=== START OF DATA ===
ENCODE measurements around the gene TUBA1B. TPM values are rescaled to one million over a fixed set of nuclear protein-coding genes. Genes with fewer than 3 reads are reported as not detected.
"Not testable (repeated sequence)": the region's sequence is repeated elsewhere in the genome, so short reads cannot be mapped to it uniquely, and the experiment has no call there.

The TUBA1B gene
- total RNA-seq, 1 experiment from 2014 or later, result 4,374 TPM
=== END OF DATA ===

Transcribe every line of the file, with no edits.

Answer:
ENCODE measurements around the gene TUBA1B. TPM values are rescaled to one million over a fixed set of nuclear protein-coding genes. Genes with fewer than 3 reads are reported as not detected.
"Not testable (repeated sequence)": the region's sequence is repeated elsewhere in the genome, so short reads cannot be mapped to it uniquely, and the experiment has no call there.

The TUBA1B gene
- total RNA-seq, 1 experiment from 2014 or later, result 4,374 TPM